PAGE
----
It ended up being more in the vein of tutoring needs. If we were ever to go back to that model again, we would refocus it at colleges and have it as an open tutoring line so that if you’re stuck on something, you can call in for a couple of minutes and get a little bit of help with something. That became a clear problem. People were fishing for a teacher, then you take that teacher and go offline or go onto something else with them. It all got ruined by the pandemic, anyway.

It worked in your favor.

It ironically put up a wall for us right away because a lot of people that were on the platform were like, “No extracurricular stuff for now,” to figure out what’s going on and how they’re going to manage whatever this was going to be. The teachers, everyone was saying the same thing like, “This would be awesome if I could bring my students on here.” That was a pretty clear line of, “Let’s slightly change it.” The nice thing, though, is all the infrastructure is the same. The audio-video connection, the sound profiles, and how the system works were already built all ahead of time.

When we got to the first year, there was a lot of implementing more features that were going to help as like a classroom-based tool. What we focused on a lot is providing enough material, content, and features that make it, so online lessons are equal to in-person lessons. It’s tiring hearing the whole like, “Online lessons are like a second rate or a secondary lesson somehow.” We’ve got thousands of teachers that can prove that wrong. Like myself, personally, I only teach online. I do find with that and I’ve never had students complain about it or anything like that.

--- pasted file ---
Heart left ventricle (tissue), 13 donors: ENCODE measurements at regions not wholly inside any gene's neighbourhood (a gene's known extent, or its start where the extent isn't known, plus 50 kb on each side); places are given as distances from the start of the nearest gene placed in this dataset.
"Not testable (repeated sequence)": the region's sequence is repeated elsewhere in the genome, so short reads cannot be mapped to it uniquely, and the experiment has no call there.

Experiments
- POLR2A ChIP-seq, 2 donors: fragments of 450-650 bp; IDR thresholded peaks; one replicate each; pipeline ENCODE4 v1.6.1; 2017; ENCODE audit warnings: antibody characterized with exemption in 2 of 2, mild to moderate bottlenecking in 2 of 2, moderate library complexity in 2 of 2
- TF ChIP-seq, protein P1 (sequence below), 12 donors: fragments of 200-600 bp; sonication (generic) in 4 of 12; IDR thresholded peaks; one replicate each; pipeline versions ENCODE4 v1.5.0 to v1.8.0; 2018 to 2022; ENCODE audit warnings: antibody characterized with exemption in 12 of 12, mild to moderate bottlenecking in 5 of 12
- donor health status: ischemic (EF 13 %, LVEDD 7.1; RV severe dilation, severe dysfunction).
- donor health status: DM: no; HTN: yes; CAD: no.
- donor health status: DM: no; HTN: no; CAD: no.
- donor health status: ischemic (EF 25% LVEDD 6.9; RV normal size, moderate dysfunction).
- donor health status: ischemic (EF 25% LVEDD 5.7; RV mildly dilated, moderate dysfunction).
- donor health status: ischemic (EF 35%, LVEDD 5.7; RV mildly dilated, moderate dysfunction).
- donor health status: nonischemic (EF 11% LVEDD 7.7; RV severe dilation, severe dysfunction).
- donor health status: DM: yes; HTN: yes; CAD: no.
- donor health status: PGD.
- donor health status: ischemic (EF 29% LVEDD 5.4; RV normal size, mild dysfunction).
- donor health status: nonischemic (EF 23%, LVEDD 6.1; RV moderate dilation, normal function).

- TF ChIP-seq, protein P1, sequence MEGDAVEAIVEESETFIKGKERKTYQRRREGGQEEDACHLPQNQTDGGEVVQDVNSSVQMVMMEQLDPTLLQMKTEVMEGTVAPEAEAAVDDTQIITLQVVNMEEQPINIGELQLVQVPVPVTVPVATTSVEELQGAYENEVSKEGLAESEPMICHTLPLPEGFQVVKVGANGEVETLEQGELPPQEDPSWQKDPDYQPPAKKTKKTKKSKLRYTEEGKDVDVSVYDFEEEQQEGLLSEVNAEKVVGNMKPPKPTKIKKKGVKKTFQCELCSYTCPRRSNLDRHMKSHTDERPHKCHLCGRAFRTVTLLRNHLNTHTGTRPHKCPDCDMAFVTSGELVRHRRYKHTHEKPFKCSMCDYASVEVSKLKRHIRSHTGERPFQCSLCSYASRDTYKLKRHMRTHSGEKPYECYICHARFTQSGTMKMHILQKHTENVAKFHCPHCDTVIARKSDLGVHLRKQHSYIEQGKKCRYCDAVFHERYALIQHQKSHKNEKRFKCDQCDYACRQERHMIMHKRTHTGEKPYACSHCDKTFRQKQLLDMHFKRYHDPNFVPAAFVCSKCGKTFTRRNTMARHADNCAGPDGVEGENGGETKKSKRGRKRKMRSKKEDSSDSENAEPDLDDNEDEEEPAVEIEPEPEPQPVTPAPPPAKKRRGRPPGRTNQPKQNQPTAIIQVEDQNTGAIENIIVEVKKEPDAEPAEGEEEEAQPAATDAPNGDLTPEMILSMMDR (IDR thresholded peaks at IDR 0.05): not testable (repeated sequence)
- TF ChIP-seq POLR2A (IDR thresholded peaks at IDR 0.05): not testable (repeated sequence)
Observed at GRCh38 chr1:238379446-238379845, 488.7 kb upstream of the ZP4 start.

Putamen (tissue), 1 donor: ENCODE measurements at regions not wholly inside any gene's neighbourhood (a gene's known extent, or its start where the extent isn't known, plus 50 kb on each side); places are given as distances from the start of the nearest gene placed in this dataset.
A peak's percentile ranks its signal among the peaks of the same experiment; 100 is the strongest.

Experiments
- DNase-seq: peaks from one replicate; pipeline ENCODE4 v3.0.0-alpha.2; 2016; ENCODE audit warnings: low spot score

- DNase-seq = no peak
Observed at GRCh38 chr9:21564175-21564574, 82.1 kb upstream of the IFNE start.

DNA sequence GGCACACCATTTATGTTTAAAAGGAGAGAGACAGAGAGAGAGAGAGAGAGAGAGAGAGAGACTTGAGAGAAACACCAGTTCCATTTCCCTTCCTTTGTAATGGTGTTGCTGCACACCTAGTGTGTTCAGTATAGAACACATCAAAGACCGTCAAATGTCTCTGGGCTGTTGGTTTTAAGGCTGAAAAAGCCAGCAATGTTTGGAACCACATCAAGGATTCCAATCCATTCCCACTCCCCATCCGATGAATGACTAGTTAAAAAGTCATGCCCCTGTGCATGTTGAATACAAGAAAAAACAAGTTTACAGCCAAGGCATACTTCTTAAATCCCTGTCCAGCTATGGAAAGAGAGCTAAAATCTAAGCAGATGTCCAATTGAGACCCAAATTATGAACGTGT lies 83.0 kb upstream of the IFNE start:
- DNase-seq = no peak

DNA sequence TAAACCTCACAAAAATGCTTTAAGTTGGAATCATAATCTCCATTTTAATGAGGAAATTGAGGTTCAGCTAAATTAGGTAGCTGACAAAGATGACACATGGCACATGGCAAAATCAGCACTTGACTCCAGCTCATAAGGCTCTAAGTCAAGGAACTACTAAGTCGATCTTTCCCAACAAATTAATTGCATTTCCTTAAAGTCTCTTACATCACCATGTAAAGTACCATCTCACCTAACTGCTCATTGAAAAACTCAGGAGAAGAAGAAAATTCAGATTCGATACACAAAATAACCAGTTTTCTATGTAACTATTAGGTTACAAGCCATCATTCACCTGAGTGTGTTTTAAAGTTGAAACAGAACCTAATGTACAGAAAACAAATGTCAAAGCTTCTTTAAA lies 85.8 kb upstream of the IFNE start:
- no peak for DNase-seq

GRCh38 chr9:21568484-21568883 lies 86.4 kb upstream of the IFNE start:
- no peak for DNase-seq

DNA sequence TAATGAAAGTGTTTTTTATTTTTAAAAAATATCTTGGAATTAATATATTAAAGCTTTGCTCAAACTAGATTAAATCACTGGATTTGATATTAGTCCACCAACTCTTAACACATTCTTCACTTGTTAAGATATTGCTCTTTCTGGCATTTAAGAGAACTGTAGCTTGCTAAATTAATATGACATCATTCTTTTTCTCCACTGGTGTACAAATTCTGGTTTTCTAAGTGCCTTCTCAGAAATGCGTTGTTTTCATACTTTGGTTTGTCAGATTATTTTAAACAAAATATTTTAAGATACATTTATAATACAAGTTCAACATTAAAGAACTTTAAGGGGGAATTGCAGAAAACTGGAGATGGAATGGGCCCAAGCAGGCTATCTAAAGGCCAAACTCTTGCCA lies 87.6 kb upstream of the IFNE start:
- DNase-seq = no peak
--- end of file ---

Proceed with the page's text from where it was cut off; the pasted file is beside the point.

I’m sure it’s made your life better and easier, too, because you don’t have to travel to students and have them traipsing through your house, all the things that we used to do to get lessons.

There’s a lot of benefits to being online. They don’t have to travel anywhere. I don’t have people in my house, but also, I have students who are in Washington or Chicago or Massachusetts and I’m in Colorado. We’ve never even met each other and we’ve had the lessons online for years. We’ve had hundreds of lessons together. They’re all progressing. They’re learning their material. It’s all about how you utilize the tools and that’s why we are so focused on making more features that help with that online teaching.

Do you have discovery tools on your platform or are people finding their students’ other ways and bringing them to Muzie?

TPM 47 | Teach Music Lessons

Teach Music Lessons: We realized we would need more things designed for teaching students instead of acquiring new students.